Now which box to give? One was labelled Light to Medium, the other Medium to Heavy. On the one hand, with all the trouble he, Harry, and Hermione got into, heavy protection might be best. But what if Hermione was insulted that he thought her fat?
He turned the boxes over. "Medium to Heavy. Proven the best protection. LIL-LETS Tampons give you our best ever protection and are easy and comfortable to use."
Making a decision he put the two boxes with his plugs. If he gave both of them, Hermione could make a decision about how much protection the situation warranted.
Adding a few more likely prospects to his pile, Ron glowed with manly pride. This was going to be great – a Valentine's Day to go down in history; Hermione would no doubt consider him the best boyfriend she'd ever had. Not that she'd ever had another one, but that was beside the point. He was certain he now even could match Harry for romanticism. After all, he had five gifts to Harry's measly one!
A familiar white owl tapped its beak against the window as Hermione gazed out unseeingly in an uncharacteristic daydream. Hermione was usually the most conscientious of research clerks in the Department for the Regulation and Control of Magical Creatures; her ultimate goal being to have the rights of enslaved beings and beasts addressed by the Ministry of Magic.
Today she couldn't help but be a little pre-occupied. Tomorrow was Valentine's Day, and from the furtive glances Ron had been giving her recently, plus the specious excuse he'd made for not joining her tonight for their regular Thursday night dinner at a local pub, she knew he was trying to find a gift for tomorrow.
Opening the window and letting Hedwig in, she saw Ginny's writing on the note. Obviously Ginny had borrowed Harry's owl once again. Maybe they weren't coming to the pub either? She hoped they were – she didn't feel up to sitting at home alone this evening. But then, watching Harry be the perfect romantic boyfriend wasn't on her list of sights needing to be repeated with monotonous regularity.
"Don't push so hard... ow..." Hedwig obviously didn't like Hermione ignoring her and the letter, and Hermione was left nursing a pecked finger. "All right, I'm reading it!"
Unfolding the note she began to read.
Harry just told me Ron came to his flat last night asking for advice on V. Day presents. Harry suggested lingerie – can you believe it? Since Ron doesn't know a C Cup from a Quaffle, I think we may need to get together for ice cream and a whine after the gift giving.
Where are you and Ron going for dinner? Harry won't tell me where he's booked us to go - he says it's a surprise, but I have to be ready by 7.30.
P.S. My bloke is so transparent. You don't need to be brilliant at Divination to ‘See' he's got me jewellery. As if I need another necklace or pair of earrings. How many ears does he think I have?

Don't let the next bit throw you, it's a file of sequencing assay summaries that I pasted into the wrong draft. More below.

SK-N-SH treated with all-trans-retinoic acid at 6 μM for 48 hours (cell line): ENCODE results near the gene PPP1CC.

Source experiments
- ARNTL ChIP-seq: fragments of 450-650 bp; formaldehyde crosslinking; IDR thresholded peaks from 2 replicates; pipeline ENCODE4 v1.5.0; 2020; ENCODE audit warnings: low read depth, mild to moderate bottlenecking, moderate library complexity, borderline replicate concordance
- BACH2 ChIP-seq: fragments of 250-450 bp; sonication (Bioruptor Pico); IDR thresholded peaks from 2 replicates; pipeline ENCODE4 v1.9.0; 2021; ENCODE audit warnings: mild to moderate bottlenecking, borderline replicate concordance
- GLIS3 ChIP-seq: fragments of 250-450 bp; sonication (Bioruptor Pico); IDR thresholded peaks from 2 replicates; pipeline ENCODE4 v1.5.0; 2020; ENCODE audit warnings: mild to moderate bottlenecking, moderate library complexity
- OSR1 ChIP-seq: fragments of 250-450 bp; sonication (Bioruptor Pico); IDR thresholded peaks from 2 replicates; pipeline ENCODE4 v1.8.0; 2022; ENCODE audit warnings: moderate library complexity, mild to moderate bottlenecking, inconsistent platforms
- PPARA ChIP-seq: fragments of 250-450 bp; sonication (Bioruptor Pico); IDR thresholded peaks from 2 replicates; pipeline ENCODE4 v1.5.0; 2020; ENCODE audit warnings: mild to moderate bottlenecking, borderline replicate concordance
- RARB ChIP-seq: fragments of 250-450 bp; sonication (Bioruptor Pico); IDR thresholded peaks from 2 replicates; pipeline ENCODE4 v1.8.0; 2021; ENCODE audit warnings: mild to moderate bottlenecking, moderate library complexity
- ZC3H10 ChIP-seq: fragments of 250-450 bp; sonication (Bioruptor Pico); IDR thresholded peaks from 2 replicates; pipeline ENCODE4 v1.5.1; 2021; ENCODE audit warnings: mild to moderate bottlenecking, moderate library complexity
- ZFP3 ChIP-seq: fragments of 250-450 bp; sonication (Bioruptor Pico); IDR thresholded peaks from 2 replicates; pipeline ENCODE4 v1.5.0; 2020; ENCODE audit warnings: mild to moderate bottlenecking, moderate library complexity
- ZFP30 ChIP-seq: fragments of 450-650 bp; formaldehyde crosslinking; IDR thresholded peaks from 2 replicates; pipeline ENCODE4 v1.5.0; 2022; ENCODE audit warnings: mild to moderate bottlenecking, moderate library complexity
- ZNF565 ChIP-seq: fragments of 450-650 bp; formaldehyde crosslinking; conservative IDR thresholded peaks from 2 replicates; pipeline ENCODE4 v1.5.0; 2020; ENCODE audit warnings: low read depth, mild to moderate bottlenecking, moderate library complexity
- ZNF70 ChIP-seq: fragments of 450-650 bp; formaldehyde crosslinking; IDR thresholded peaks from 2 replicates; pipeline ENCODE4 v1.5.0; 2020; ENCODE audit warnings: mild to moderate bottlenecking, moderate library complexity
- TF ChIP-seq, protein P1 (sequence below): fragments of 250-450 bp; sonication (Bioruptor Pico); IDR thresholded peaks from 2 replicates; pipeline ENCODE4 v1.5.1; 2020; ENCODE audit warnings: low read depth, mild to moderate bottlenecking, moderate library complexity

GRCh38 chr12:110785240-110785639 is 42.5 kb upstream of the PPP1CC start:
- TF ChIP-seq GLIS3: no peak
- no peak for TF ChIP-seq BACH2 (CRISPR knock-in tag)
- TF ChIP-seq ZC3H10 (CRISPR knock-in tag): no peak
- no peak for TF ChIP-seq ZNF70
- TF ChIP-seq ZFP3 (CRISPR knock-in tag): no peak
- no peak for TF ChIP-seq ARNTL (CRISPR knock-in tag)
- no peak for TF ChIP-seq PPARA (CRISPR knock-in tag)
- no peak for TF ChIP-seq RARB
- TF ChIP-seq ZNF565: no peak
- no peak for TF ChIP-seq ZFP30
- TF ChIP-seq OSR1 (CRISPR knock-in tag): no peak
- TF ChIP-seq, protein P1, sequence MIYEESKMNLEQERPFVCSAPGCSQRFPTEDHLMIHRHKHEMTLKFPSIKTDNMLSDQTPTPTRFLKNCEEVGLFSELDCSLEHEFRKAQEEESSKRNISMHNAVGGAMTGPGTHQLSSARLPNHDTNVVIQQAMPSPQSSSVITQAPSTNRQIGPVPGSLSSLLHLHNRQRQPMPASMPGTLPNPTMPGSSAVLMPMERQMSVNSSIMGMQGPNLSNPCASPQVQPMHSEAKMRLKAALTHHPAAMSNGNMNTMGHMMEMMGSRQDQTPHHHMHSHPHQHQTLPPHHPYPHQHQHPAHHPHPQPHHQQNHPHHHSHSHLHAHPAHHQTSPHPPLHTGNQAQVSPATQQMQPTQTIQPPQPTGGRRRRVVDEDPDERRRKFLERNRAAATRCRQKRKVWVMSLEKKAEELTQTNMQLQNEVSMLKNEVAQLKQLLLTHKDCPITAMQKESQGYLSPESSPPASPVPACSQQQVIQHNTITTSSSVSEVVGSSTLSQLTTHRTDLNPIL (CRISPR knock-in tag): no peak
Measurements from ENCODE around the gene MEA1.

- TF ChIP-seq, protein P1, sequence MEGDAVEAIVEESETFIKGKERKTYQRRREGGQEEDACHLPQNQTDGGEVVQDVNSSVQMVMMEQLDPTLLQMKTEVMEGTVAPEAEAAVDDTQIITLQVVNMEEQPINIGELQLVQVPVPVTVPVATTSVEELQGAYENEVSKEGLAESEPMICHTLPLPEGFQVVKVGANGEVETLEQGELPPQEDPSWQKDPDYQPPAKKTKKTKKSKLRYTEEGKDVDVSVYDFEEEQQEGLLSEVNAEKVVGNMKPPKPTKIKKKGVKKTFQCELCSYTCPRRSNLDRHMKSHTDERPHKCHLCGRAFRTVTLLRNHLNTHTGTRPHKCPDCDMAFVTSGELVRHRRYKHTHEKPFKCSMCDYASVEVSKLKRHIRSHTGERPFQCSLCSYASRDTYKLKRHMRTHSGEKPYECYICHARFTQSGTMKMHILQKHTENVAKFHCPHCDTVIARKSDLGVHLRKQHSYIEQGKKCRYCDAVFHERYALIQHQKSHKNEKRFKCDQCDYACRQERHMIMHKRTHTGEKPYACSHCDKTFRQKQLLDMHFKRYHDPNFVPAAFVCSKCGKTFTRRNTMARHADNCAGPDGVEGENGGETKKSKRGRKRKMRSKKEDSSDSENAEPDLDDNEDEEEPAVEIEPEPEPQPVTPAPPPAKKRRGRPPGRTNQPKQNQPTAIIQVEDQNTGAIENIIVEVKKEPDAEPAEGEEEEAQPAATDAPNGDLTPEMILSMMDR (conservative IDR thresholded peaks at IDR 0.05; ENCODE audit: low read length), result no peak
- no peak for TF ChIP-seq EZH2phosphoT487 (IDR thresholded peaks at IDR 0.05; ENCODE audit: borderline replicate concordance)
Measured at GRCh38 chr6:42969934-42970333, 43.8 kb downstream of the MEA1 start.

Hermione giggled and Hedwig rubbed against her trying to see what was so funny. "Stop that!" Hermione laughed. "It tickles!" Picking up her quill she scribbled a quick reply, Hedwig hooting approvingly as she read along.
Ginny, my bet is on a ring box. For you, that is. As for me I'll be content with an Omniocular replay of Ron browsing a lingerie shop. You may be on for tomorrow night – Ron's sneaking around isn't making me feel optimistic.
I don't know where Ron and I are going either. He's picking me up at about ¼ to 8.
Giving Hedwig an owl treat and sending her on her way with the note, Hermione went back to looking pensively out the window.
Valentine's Day was almost over and Hermione was feeling peevish. The report in front of her called for an impartial view on whether ‘beasts' should be allowed to teach at the various wizarding educational facilities in Great Britain, including Hogwarts School of Witchcraft and Wizardry. As a good friend of hers - who had also been one of her favourite teachers - was classified under the confines of her department as a ‘beast', she was finding neutrality to be somewhat difficult.
To add to her mood, the office was resplendent with floral offerings. None of them were for her.
Owls had been zipping in and out delivering red envelopes containing not the usual Howlers, but romantic cards filled with passionate poetry sung in varying degrees of tunefulness. "Drivel!" muttered Hermione, trying to pretend she didn't care that so far no owl had stopped by her desk.
"Men are very strange creatures," she grumped. "I'm not even sure if they should be classified 'beings' but rather get 'beast' status."
Her quill seemed to take on a mind of it's own and she began doodling on the parchment in front of her. Glancing down at what she'd written, she blushed and hurriedly scrunched it up and shoved it in the pocket of her robes, in case one of the cleaning staff saw it lying on her desk.
Getting to her feet, she gathered her things together. It was pointless staying at her desk any longer; she wasn't getting any work done, and besides, everyone else had left fifteen minutes earlier.
Her peevishness was quite dispelled the minute she opened the laundry cupboard door (set up as an Apparation point – the one place in the house no-one was likely to lurk) and stepped out into the hallway of the home she still shared with her parents.
A series of badly wrapped and interestingly shaped gifts lined the hallway table. One of them was squeaking, which probably accounted for the way Crookshanks was eyeing the parcels with what could only be described as lustful intent.
All was revealed a few minutes later.